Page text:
Boarding my bus before it was full would have helped. However, the office building where I worked was located near the edge of downtown. Generally, all seats were taken when I got on and it was not customary for men to stand and give their seats to women.
So with my purse slung over my shoulder and my folded suit jacket quickly picking up creases in the damp crook of my arm, I steadied myself. The bus would lumber through Houston’s legendary rush hour traffic. Stopping virtually every block or two, it was at best a 20 to 30 minute trip home.
I had never considered myself claustrophobic until big, burly construction workers got on. With heavy tool belts swinging from their hips and carrying giant lunch pails, the men apologetically crammed the rest of us closer together. We were like sardines in a can.
Did I mention that many of these good men towered over me by at least a foot? Most weighed at least twice as much as I did.
Grabbing the handrail near the roof, they’d chat, trading loud, friendly insults with one other. Their muscle shirts showed off so much manly hair under their arms that it could have been braided. Drenched from head to toe from working outdoors in the heat all day, they had developed a considerable body odor.
Dress for success perils
To be fair to the construction guys, I didn’t smell like a rose either. Back in those days, female office workers were expected to dress for success in cute little dresses or skirt suits with long-sleeve jackets. Our blouses, buttoned to the throat, often featured floppy bowties. We wore closed-toe heels in sedate corporate colors of black, brown or navy.
Casual Friday attire had not yet been introduced and the synthetic fabrics of my clothing refused to breathe. I hadn’t yet learned how precious natural fabrics were. Slacks, unless they were part of a suit, were frowned upon for female employees.
Wearing pantyhose in that heat was like being stuffed into sausage casing.
Many days when I got home, I’d unlock the door and stagger straight to the couch convinced that I had succumbed to heat exhaustion. Of course I hadn’t, but it would take me a while to revive from my commute.
Labor Day longings
I hung on desperately waiting for September and Labor Day because in Alberta it signaled the unofficial start of cooler weather. So on that three-day weekend during my first summer in Houston, I began reverently unpacking my considerable wardrobe of sturdy and familiar Canadian winter clothes.
When I hung them piece by piece at the front of the closet, I felt a tinge of homesickness. However, I consoled myself that cooler weather was imminent.
Imagine the depth of my disappointment when the long-range forecast predicted another three or four weeks of summer in Houston. Maybe then the thermometer would budge.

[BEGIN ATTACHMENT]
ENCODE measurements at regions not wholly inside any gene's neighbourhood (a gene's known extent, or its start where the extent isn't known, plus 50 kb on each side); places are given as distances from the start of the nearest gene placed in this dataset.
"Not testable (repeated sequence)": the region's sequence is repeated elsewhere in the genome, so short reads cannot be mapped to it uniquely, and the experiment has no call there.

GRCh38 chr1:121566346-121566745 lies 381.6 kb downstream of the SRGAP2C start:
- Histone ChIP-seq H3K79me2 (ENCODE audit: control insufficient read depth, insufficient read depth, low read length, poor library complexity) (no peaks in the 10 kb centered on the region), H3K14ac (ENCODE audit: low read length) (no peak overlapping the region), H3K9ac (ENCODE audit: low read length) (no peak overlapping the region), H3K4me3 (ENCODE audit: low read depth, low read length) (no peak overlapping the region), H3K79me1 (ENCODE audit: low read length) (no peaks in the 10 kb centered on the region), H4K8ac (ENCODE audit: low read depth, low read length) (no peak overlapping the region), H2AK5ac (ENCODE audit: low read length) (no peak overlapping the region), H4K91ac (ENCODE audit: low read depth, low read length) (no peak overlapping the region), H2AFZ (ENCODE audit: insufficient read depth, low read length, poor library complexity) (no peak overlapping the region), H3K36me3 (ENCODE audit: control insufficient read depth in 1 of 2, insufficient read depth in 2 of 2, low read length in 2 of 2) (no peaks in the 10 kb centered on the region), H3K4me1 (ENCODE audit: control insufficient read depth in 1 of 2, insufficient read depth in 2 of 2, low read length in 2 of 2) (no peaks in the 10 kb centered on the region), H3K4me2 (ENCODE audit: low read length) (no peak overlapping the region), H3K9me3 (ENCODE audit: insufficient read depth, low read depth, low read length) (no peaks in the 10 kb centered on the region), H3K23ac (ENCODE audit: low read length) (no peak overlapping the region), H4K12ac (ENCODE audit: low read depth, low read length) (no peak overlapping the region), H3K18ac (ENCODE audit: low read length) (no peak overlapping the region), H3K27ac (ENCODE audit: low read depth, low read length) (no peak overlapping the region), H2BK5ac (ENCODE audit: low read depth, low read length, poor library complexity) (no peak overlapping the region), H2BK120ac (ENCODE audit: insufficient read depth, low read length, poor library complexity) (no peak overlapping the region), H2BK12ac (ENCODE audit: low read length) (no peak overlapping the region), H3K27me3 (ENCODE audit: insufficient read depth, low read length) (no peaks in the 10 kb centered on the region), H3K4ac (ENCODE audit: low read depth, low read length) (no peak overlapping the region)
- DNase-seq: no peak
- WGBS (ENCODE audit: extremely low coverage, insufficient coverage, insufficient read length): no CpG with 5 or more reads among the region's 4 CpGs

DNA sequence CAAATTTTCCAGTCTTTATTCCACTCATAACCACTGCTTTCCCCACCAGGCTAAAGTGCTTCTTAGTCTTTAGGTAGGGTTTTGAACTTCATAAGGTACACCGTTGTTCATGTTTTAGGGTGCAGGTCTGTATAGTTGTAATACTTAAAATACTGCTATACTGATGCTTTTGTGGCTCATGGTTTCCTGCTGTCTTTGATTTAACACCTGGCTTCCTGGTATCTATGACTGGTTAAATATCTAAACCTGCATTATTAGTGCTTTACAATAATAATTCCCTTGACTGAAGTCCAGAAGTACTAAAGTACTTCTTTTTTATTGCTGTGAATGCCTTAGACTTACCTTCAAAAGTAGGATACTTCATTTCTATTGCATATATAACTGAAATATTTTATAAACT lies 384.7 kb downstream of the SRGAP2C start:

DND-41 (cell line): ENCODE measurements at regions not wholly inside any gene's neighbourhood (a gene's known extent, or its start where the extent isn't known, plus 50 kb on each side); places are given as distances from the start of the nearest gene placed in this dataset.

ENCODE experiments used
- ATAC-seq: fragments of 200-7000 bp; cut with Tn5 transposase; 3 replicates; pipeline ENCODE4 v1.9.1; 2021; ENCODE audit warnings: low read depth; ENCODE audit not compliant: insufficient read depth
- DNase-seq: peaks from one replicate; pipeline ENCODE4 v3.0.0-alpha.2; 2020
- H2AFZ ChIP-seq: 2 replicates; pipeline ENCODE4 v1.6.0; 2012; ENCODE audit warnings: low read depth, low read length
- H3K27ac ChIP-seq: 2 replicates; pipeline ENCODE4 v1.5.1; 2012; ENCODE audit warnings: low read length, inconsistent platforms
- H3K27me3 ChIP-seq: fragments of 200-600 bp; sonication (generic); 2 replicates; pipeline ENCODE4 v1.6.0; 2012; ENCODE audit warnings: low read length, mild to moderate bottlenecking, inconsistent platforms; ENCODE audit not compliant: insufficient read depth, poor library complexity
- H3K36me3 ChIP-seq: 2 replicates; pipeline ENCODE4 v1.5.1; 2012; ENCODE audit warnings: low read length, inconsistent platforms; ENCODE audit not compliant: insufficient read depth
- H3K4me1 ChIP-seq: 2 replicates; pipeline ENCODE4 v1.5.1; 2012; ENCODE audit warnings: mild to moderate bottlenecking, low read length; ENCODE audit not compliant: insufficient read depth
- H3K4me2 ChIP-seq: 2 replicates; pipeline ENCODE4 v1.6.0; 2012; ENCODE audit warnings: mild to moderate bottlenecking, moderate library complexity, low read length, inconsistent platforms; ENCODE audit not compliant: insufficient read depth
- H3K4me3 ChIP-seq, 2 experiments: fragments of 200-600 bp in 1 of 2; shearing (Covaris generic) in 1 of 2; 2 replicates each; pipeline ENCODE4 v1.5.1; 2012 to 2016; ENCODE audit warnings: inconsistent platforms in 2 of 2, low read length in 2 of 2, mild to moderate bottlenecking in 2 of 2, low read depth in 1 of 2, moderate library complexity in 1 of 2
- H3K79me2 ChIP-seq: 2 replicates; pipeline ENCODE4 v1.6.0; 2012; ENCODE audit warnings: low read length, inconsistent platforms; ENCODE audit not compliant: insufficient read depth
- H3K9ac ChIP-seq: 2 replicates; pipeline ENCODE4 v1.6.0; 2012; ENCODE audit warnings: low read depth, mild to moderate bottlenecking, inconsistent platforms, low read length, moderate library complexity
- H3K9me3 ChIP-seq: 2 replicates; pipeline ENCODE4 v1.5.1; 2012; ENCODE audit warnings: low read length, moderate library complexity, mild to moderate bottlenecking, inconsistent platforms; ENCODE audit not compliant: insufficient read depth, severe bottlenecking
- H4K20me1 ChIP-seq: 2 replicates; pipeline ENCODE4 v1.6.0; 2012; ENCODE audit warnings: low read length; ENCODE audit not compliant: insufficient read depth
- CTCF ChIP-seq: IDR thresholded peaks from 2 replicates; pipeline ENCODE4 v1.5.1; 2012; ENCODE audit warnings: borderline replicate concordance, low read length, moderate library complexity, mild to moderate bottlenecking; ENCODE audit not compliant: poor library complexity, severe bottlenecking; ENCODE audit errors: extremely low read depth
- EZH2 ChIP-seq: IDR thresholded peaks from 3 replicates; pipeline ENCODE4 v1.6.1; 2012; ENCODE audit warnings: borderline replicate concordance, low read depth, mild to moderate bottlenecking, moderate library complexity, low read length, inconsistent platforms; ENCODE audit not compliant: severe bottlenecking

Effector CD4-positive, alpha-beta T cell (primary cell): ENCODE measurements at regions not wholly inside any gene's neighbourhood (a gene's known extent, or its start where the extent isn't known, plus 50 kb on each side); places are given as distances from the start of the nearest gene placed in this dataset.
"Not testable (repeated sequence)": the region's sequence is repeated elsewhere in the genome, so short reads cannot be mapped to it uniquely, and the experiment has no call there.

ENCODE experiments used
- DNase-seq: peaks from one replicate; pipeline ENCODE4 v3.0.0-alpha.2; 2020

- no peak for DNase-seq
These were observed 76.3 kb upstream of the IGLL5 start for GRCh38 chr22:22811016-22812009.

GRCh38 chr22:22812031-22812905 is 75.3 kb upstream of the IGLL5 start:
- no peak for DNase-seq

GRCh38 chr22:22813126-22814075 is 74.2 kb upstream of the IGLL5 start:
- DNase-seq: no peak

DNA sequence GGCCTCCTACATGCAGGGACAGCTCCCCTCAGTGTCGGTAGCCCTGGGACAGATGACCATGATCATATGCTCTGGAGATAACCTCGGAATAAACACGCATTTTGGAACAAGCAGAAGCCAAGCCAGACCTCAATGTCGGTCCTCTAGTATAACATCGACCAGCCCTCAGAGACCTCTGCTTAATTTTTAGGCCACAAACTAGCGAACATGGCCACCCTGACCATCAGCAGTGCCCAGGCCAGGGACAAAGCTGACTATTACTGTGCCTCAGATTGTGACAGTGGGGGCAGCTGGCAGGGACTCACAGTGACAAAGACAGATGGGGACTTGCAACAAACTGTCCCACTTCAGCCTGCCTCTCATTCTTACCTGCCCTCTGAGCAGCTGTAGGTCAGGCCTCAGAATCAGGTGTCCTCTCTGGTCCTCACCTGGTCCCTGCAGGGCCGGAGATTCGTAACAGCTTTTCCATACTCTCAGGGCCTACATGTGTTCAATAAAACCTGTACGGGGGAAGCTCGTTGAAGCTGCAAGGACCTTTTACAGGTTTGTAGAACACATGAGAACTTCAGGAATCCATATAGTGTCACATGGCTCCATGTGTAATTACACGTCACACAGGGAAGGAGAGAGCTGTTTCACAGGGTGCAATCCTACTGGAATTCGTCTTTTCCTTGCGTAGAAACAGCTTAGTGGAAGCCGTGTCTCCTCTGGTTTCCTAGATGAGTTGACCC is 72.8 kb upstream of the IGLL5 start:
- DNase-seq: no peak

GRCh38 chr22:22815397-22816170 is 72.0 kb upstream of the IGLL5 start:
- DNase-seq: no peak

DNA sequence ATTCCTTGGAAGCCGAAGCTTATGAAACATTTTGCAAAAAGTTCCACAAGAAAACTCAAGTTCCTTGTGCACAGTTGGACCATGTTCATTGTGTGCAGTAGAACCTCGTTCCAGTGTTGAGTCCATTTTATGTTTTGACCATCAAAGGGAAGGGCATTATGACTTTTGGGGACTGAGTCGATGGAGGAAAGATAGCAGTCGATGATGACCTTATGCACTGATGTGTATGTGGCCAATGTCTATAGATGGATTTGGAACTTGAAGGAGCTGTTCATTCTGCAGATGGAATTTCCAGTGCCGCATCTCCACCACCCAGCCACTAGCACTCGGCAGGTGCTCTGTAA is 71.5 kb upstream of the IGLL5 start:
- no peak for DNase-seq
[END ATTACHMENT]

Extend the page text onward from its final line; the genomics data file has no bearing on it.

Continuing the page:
As the oilman had foretold, the heat did let up eventually, but not before my boss extended an invitation. Dave announced with great fanfare that he had tickets for a nearby Saturday afternoon outdoor rodeo as a staff team-building experience.
Department outing dilemma
Bleachers on a Saturday afternoon.
I knew I had to fess up and admit that I’d never make it. Before doing so, I recognized that my corporate job in Houston might end before my probationary period did.
I slunk into Dave’s corner office and asked if I might have a word with him.
“What’s up?” he said, studying the anxiety written all over my face.
“It’s about the team-building trip for our department,” I replied, heart pounding. “I’m just not accustomed to Houston’s climate yet. I don’t think I can handle an outdoor rodeo in the heat of the day.”
Dave shrugged his shoulders and looked down at the papers in front of him. It was as if I wasn’t there.
“Ah, don’t worry about it,” he mumbled. “You’re not the first one who has told me that. I might have a mutiny on my hands if I go through with it. I’m thinking of returning the tickets.”
I was very, very grateful to get that news.
I survived that first summer in Houston and have never again stepped foot on a city bus.
In the following years, I carpooled with a group of friendly characters from my neighborhood. Eventually I could afford a parking space to call my own. For a very short time before a corporate merger, I even drove a company car.
I have weathered many Texas summers following that first one, but it will never be my favorite season. However, I’ve found ways to cope.
As for Houston, I’ll always have a soft spot for the Bayou City and all the friends I made there.
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Now it’s your turn to weigh in on the weather. Are you a fan of summer heat or do you look forward to another season?